We don't need no dystrophin

Researchers from Harvard Medical School and the Brazilian Universidade de Sao Paulo have discovered a gene variant that could counteract the effects of mutant dystrophin. The team had previously reported on two dogs that had normal life span and functional muscles despite the complete absence of dystrophin. In the current work, they used genomics techniques to identify the gene that protected the animals from muscular dystrophy. They showed that increased expression of the gene Jagged1, which regulates the key developmental protein Notch, appeared to be the critical protective factor in those animals. The team concluded that "these results suggest that Jagged1 may be a new target for DMD therapeutic efforts in a dystrophin-independent manner, which will complement existing approaches." Their work appeared in the Nov. 12, 2015, online issue of Cell.

High-frequency blood stem cell editing

Researchers from the University of Southern California and Sangamo Biosciences Inc. have reported they were able to modify blood stem cells with high efficiency by combining electroporation of zinc finger nuclease (ZFN) mRNA with adeno-associated virus 6 (AAV6) delivery of template DNA for repair. CRISPR may be all the rage, but ZFNs are the more clinically advanced technology and, for now, the more precise editors. However, not all cells are easily edited using ZFN technology, and editing blood stem cells has to date been inefficient enough to hamper clinical translation of the technology. In their experiments, the authors showed they were able to edit the CCR5 and AAVS1 loci of blood stem cells that expressed the markers of primitive cells at frequencies of 17 percent and 26 percent, respectively. The authors concluded that AAV6 vectors "provide a means of broadening the application of genome engineering for the treatment of human diseases of the blood and immune systems." They published their results in the Nov. 9, 2015, issue of Nature Biotechnology.

More coronaviruses on the way

Scientists at the University of North Carolina have studied a severe acute respiratory syndrome coronavirus (SARS-CoV)-like virus that is currently circulating in Chinese horseshoe bat populations, and concluded it is indicative of "a potential risk of SARS-CoV re-emergence from viruses currently circulating in bat populations." Coronaviruses are hard to study because they do not replicate in mice. However, it is possible to study their spike protein, which is the key to their ability to infect mammalian cells, by combining it with a mouse-adapted backbone. The authors created such a chimeric virus and found that it could "efficiently use multiple orthologs of the SARS receptor . . . replicate efficiently in primary human airway cells and achieve in vitro titers equivalent to epidemic strains of SARS-CoV. Additionally, in vivo experiments demonstrate replication of the chimeric virus in mouse lung with notable pathogenesis." If that is not enough bad news, "evaluation of available SARS-based immune-therapeutic and prophylactic modalities revealed poor efficacy." The work appeared in the Nov. 9, 2015, online issue of Nature Medicine.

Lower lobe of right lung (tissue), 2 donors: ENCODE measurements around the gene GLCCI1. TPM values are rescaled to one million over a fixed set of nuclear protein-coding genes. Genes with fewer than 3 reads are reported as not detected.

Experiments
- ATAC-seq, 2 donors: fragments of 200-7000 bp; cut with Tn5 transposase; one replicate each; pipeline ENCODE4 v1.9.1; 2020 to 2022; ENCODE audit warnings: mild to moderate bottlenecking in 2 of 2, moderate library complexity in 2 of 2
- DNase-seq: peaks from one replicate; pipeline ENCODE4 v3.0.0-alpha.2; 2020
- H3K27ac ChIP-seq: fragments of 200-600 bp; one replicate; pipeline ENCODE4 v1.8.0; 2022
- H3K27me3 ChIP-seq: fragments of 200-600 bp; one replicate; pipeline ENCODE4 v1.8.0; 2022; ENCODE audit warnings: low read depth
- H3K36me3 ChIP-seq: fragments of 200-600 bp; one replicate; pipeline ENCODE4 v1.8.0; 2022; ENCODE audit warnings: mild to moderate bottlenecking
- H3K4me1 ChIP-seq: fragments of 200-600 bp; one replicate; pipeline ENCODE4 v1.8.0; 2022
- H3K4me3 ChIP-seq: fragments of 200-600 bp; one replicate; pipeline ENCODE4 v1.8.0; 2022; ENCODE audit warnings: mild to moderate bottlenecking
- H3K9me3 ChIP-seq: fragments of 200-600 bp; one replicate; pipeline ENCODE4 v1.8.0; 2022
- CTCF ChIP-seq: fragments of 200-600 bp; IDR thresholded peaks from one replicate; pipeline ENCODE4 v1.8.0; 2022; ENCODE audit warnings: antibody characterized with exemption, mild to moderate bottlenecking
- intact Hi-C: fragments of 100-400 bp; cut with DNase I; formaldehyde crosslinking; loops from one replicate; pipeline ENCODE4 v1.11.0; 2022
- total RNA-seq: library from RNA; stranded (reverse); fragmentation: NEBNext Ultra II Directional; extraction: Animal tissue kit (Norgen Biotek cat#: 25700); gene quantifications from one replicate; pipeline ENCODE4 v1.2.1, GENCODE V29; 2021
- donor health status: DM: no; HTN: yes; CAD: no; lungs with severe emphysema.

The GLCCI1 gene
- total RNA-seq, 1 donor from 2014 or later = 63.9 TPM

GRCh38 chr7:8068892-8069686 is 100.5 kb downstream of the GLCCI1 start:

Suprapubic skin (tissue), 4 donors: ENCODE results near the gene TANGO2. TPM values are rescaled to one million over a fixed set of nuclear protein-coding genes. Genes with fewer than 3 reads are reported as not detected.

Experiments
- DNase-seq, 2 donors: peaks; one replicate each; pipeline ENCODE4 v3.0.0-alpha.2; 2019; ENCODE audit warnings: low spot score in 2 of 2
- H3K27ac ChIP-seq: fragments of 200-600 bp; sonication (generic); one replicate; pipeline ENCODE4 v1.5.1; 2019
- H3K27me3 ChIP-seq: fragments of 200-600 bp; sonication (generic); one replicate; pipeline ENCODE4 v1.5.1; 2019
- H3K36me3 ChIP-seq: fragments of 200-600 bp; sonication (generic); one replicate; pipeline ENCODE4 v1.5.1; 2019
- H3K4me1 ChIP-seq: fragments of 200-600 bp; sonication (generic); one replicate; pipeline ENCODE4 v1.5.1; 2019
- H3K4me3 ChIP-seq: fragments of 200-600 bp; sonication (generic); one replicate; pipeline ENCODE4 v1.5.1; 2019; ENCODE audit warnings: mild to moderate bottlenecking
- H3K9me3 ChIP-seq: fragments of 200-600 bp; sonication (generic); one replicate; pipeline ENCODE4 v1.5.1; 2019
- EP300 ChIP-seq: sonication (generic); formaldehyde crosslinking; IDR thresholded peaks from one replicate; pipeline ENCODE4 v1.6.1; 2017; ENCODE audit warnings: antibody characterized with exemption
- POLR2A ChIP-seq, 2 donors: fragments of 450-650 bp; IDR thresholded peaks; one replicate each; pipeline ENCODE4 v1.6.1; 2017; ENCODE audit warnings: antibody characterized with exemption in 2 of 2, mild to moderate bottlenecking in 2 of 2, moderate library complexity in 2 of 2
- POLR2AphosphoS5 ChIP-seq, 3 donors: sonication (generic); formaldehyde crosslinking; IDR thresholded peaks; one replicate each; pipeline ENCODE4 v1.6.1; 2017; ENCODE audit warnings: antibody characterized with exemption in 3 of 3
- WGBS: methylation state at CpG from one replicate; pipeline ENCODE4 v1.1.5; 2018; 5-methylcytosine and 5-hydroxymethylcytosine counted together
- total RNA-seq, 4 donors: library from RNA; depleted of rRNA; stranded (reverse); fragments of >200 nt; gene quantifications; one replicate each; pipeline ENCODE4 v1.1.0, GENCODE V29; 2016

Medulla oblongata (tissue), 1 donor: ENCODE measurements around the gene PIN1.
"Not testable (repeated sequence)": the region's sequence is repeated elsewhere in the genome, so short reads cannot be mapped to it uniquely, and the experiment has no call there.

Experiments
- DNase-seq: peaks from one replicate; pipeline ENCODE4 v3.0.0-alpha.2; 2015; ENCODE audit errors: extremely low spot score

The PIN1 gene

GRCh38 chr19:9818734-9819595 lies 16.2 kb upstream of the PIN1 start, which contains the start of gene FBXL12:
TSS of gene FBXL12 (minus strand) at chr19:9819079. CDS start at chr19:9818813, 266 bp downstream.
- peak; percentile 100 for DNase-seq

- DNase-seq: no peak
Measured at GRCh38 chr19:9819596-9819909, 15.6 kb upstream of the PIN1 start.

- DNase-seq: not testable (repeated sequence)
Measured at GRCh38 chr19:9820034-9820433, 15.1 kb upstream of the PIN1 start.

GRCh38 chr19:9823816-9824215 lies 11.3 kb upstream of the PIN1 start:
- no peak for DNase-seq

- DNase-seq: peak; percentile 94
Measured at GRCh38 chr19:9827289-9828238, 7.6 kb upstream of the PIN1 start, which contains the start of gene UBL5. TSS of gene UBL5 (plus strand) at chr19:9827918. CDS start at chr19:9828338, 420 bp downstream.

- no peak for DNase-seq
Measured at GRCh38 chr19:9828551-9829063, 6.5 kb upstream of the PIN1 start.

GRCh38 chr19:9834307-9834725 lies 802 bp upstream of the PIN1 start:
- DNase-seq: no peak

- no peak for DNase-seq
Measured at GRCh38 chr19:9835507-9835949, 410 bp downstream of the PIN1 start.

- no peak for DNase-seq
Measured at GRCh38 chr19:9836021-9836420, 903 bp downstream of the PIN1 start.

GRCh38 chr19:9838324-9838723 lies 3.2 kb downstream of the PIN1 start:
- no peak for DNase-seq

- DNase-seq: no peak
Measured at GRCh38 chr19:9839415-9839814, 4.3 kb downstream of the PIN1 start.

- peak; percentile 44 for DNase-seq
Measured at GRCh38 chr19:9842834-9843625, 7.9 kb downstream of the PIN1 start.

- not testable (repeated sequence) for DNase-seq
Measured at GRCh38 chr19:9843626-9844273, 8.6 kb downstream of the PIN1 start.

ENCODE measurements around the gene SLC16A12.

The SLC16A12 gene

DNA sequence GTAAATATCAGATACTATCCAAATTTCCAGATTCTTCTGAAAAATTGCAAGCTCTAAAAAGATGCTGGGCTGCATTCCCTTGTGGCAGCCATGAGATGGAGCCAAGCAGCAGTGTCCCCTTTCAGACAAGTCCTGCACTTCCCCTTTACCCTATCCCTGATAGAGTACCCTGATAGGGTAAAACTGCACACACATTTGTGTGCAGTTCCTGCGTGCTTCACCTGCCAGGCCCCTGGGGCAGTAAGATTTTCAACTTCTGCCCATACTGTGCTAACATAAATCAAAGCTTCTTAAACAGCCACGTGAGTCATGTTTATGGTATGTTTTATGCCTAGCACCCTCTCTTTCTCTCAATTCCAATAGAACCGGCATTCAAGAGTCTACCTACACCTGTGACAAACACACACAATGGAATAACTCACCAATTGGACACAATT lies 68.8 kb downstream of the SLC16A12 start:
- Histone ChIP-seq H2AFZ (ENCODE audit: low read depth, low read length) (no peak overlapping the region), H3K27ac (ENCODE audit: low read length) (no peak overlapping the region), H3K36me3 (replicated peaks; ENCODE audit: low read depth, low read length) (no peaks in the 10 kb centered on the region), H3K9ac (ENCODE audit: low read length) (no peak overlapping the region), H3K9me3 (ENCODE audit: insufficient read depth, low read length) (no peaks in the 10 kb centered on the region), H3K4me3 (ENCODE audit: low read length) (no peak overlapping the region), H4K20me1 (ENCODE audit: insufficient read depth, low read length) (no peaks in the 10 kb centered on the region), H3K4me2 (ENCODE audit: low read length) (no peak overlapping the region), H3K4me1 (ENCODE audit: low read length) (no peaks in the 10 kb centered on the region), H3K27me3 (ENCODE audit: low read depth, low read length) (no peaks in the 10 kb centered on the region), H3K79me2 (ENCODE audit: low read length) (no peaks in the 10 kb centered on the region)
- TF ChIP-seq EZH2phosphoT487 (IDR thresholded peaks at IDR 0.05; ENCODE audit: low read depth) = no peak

Deciphering MRSA's double whammy

Infection with methicillin-resistant Staphylococcus aureus (MRSA) is a bigger problem than infection with sensitive strains for two reasons. MRSA is resistant to first-line antibiotics, and even when treated with appropriate antibiotics, it causes worse disease than sensitive strains. Now, a team at Cedars-Sinai Medical Center has discovered that those two phenomena are linked. The team showed that the gene that confers resistance to beta-lactamase antibiotics such as penicillin and methicillin also affects the cross-linking of peptides in the bacterial cell wall. The net effect was that MRSA induced an inflammatory response, including high levels of interleukin 1-beta. The authors concluded that "such an altered innate inflammatory response could lead to increased immunopathology and might contribute to the noted difference in morbidity between MRSA and drug-sensitive S. aureus infections." The work appeared in the Nov. 11, 2015, online issue of Cell Host & Microbe.

Gene therapy for Batten disease

Scientists at the Children's Hospital of Philadelphia have shown that they were able to improve the symptoms of Batten disease in dogs through the use of gene therapy to the epithelial cells that line the brain ventricles. Batten disease is one of the lysosomal storage disorders and is caused by lack of the lysosomal enzyme tripeptidyl peptidase 1 (TPP1). TPP1 is a soluble enzyme, and so the authors investigated whether it would spread through the brain if it was synthesized in the ventricle lining. They found that such gene therapy was successful at leading to the expression of TTP1 that spread throughout the brain and spinal cord, and the treated dogs had delayed symptoms and a longer life span than untreated controls. The authors concluded that their study "highlights the utility of [gene therapy] of ventricular lining cells to accomplish stable secretion of recombinant protein for broad distribution in the central nervous system and therapeutic benefit." They reported their results in the Nov. 12, 2015, issue of Science Translational Medicine.

By Anette Breindl, Senior Science Editor